Bitcoin is in the midst of a civil war. It has been simmering for some time, though it remained largely out of view to the general public until last month, when a prominent Bitcoin developer announced that the cryptocurrency and the technology underlying were, in his opinion, a failed experiment.
The developer, a former Google engineer named Mike Hearn, believed that bitter infighting and intransigence among the core development team had paralyzed the system, which was facing growing pains that, unaddressed, would cripple the currency so badly it was unlikely to recover. Pundits piled on to pronounce Bitcoin dead, and even its staunchest advocates admitted it was unclear if the project would continue to thrive.
In the three weeks since, a fascinating debate has played out across the globe, as the Bitcoin community struggled to find a way forward. The future remains uncertain, but for now, the cryptocurrency has split in two, with the core development team going in one direction, and a group of influential miners, exchanges, and startups going in another, a separation known as a hard fork. They have created competing versions, Bitcoin Core and Bitcoin Classic, each stemming from the same source code, but now controlled by separate groups of programmers and with major differences in their roadmap.
It’s an intriguing test case for open-source software, highlighting how decentralized systems must grapple with internal conflict. It could end up shining a light on the resilience of the blockchain technology that underlies Bitcoin. But one of our era’s most interesting new ideas, today valued at over $5 billion, could just as easily go up in smoke.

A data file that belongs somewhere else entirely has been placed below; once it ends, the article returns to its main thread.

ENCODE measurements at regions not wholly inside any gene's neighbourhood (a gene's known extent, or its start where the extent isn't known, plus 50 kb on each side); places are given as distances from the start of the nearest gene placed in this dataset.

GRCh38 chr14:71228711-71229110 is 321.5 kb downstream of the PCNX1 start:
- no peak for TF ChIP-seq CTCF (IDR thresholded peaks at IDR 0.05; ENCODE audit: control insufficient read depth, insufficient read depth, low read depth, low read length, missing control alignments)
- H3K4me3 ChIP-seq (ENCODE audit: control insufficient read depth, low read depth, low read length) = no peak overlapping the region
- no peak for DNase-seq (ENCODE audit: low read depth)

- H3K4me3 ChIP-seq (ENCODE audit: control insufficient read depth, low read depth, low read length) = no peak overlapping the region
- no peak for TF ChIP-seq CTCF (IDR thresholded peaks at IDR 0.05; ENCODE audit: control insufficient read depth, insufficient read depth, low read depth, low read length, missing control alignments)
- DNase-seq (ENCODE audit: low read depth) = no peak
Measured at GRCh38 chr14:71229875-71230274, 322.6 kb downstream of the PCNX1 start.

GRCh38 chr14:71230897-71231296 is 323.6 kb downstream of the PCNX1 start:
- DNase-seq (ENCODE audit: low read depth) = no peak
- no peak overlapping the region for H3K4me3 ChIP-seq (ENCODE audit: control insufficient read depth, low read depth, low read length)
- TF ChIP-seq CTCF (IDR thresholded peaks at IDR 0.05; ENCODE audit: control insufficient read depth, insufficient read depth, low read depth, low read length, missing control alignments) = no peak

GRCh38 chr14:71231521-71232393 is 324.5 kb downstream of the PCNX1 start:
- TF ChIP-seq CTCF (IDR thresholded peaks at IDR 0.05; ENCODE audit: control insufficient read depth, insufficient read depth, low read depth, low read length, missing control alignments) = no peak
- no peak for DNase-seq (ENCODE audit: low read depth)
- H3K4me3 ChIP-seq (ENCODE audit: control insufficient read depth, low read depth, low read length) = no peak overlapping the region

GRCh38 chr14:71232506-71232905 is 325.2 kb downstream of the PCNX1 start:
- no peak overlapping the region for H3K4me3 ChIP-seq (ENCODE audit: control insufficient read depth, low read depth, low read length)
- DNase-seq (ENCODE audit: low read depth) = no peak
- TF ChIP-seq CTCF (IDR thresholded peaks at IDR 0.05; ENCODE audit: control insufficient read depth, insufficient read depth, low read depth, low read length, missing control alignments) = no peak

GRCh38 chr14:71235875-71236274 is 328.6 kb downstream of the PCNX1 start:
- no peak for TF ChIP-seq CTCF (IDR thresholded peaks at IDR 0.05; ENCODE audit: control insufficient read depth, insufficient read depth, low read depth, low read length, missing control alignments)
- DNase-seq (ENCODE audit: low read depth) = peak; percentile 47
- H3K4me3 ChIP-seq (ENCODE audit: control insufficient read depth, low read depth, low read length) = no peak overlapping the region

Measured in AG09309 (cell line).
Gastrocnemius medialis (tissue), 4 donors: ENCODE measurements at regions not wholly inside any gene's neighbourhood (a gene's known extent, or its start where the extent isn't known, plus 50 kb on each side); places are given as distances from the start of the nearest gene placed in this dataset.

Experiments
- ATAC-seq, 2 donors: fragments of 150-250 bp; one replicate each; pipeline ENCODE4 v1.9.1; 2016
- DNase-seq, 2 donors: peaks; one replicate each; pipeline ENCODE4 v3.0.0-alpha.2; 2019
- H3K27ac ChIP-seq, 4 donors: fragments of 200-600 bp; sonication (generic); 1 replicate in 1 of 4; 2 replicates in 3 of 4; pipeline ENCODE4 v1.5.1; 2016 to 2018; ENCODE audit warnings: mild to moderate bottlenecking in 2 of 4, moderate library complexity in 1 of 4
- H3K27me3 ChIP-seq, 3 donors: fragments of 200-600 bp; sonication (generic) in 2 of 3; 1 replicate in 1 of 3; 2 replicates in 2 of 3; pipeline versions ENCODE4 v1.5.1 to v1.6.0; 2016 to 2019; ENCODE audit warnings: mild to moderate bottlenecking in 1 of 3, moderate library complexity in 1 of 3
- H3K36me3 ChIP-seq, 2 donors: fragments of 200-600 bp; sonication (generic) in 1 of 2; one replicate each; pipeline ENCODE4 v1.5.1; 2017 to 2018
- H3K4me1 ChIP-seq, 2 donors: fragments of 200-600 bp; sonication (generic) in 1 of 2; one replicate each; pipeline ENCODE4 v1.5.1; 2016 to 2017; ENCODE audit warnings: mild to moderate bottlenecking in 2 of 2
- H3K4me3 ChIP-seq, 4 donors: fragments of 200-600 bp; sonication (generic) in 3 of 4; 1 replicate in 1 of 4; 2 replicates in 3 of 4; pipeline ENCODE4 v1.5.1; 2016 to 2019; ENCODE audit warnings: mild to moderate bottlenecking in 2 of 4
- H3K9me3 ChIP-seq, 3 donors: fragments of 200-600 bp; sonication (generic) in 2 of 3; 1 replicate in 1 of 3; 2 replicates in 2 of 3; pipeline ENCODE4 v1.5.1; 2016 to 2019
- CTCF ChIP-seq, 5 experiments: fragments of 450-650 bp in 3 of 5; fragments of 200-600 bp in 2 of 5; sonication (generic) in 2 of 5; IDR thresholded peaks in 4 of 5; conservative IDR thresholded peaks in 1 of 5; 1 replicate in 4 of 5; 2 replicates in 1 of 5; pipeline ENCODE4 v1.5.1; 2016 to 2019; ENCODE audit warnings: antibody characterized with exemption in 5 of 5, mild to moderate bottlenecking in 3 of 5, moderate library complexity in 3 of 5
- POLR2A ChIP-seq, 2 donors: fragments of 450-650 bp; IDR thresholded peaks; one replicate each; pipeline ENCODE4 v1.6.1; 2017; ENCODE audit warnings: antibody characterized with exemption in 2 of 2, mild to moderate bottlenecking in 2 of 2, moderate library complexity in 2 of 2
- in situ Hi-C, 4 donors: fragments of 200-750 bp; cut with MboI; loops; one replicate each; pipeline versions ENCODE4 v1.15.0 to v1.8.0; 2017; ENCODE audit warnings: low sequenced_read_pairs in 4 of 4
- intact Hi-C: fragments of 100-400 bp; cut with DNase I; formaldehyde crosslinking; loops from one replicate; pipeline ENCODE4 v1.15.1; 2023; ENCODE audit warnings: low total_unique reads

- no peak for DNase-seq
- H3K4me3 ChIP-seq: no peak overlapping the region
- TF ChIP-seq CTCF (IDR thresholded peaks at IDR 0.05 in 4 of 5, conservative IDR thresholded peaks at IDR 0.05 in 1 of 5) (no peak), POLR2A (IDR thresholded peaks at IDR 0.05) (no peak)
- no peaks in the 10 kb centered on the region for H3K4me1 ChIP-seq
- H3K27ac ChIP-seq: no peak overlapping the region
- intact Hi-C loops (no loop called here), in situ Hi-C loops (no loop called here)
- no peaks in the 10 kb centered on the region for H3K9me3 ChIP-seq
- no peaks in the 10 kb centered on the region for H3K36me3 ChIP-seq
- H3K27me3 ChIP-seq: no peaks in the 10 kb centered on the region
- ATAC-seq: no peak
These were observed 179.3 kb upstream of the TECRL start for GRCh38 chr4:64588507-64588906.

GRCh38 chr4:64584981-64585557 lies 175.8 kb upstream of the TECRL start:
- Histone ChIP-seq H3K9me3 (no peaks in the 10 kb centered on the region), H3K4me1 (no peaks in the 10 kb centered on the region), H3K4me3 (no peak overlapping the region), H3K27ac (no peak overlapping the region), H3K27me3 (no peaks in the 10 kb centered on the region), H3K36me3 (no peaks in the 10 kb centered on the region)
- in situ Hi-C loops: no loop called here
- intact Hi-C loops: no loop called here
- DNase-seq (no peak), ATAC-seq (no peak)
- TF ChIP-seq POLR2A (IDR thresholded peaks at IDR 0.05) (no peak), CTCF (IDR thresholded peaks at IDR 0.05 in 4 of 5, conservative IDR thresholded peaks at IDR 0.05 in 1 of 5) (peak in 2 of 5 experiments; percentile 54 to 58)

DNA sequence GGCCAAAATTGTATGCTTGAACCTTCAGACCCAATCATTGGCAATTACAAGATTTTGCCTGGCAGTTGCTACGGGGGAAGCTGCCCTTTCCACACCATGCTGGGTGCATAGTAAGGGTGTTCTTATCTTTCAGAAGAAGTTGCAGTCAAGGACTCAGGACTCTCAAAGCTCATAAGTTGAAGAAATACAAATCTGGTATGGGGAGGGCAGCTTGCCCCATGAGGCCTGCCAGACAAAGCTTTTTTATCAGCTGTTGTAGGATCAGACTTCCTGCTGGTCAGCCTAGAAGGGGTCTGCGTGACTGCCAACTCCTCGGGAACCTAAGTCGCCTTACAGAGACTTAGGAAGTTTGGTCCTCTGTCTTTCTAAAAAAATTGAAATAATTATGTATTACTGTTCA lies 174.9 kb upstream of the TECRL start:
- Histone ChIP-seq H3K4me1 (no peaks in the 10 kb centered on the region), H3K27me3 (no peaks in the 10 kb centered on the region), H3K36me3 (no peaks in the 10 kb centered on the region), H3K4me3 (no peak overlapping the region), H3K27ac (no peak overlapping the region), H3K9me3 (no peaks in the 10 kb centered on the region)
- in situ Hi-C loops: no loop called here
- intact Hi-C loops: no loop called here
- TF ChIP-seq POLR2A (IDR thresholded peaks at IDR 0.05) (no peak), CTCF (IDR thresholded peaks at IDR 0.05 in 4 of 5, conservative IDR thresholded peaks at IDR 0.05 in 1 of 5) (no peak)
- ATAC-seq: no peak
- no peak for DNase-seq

The network wasn't scaling to meet increasing demand
First, let me try and lay out the issue Bitcoin is facing. The basic system works as follows: Bitcoin miners use processing power to complete complex math problems, the cryptographic proof of work that validates bitcoin transactions on an open ledger, known as the blockchain. Miners are rewarded for this validating work with bitcoins. Up until now, each block in the chain was limited to 1mb in size, and the rate at which blocks are mined is relatively fixed. But as the number of users and transactions on the network has grown, this limit has begun to create backlogs, leading to slow and unreliable payments.
For those who want the Bitcoin system to continue to grow and thrive, this is troubling. Merchants can’t rely on digital transactions that can take minutes or hours to validate. A segment of the community has been arguing for an increase in the block size, with proposals over the last few years for changes to the core software that would increase each block in size to 2, 4, or even 8 megabytes. But another segment of the Bitcoin community has been pushing back, arguing that increasing the block size erodes a core feature, some might say ideological principle, of Bitcoin: decentralization.
Making Bitcoin more professional threatens to centralize power
The larger the block size, the more computing power is required to mine blocks. That would shrink the pool of people who can effectively act as miners. The increase would also affect users running full nodes, people who aren’t rewarded monetarily, like miners, but who play a crucial role in the peer-to-peer network of Bitcoin by helping to ensure the same digital tokens aren’t spent twice. The smaller the network, the less decentralized it becomes, something which a core group in the Bitcoin community is aggressively opposed to.
The two sides — those in favor of increasing block size (Classic), and those opposed (Core) — have become increasingly hostile with one another over the last few months. The developer who declared Bitcoin a failed experiment, Mike Hearn, bemoaned the fact that, not only was the community unable to agree on a way forward, but that the argument had boiled over into censorship of its most popular discussion forum on Reddit, DDoS cyberattacks intended to intimidate rivals, and a general atmosphere of ideological civil war about the proper path forward.